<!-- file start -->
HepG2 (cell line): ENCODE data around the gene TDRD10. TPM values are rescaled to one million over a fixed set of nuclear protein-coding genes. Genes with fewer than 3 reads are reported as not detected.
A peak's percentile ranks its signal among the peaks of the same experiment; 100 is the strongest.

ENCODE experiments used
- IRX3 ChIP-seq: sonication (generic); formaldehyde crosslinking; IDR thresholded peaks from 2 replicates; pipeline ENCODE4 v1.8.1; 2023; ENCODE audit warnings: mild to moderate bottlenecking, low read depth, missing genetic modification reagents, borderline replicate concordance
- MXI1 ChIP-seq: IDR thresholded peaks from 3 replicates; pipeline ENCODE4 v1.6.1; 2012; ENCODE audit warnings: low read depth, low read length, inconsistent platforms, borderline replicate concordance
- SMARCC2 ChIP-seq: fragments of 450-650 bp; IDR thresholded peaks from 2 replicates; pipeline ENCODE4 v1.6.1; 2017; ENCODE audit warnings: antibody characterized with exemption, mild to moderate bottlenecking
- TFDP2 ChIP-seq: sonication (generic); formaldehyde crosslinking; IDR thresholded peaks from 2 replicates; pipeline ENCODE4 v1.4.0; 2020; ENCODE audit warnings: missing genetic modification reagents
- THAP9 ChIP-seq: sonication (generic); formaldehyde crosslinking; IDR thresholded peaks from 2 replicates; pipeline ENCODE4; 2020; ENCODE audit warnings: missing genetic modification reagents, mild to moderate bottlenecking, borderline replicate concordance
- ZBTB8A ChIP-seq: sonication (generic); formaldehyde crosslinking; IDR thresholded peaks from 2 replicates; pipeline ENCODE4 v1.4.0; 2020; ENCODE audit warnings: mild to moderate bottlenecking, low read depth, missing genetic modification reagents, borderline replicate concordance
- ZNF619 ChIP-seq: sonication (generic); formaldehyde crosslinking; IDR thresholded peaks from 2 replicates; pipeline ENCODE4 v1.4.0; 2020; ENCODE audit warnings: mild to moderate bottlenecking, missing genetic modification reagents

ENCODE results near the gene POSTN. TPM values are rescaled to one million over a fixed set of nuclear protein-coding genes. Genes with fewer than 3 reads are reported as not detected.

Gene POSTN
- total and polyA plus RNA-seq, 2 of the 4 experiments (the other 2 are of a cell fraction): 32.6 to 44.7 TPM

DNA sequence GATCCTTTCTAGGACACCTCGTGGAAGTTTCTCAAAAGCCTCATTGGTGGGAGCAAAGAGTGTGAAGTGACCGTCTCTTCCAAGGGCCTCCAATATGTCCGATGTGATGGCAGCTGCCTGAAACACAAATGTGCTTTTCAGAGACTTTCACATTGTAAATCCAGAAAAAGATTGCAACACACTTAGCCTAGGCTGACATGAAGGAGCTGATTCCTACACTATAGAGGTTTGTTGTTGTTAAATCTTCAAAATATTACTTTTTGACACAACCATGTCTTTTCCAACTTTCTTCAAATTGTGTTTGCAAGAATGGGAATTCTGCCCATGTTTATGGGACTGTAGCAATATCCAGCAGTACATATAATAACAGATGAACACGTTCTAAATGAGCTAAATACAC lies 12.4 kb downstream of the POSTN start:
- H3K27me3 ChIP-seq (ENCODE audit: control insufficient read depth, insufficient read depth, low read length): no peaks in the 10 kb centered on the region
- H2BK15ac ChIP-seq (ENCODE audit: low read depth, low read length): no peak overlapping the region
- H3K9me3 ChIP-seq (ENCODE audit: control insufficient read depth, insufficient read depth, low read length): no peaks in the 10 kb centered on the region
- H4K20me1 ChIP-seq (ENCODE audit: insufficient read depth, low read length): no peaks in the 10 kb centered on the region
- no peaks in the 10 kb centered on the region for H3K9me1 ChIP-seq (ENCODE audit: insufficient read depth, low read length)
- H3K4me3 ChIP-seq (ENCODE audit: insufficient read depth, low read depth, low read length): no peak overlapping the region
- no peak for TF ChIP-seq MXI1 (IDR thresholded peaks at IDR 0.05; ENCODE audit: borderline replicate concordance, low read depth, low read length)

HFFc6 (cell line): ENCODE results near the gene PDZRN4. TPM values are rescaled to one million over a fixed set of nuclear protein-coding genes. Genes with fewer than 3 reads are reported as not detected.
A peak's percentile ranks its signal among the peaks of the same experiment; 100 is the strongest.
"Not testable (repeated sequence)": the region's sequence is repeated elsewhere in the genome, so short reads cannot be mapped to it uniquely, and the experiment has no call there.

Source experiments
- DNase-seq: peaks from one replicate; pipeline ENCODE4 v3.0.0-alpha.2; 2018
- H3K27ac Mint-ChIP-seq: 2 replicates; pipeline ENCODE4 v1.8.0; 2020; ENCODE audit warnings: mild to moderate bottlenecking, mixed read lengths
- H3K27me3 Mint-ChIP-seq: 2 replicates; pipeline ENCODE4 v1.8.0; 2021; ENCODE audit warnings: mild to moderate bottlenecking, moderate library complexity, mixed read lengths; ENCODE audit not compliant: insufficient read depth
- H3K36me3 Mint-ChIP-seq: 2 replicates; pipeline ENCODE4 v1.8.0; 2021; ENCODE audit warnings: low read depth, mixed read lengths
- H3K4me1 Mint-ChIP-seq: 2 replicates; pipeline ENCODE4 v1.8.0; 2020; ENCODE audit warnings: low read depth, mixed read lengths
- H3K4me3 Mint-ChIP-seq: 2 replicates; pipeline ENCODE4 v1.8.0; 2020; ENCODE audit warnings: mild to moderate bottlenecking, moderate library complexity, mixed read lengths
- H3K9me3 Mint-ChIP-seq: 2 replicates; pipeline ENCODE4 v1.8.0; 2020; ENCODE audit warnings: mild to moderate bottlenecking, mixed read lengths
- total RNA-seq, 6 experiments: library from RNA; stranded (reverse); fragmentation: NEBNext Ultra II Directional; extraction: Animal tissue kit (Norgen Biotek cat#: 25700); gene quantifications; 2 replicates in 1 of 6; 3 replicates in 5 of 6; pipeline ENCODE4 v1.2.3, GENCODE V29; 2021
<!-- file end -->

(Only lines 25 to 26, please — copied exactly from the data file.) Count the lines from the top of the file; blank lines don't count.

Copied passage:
Source experiments
- DNase-seq: peaks from one replicate; pipeline ENCODE4 v3.0.0-alpha.2; 2018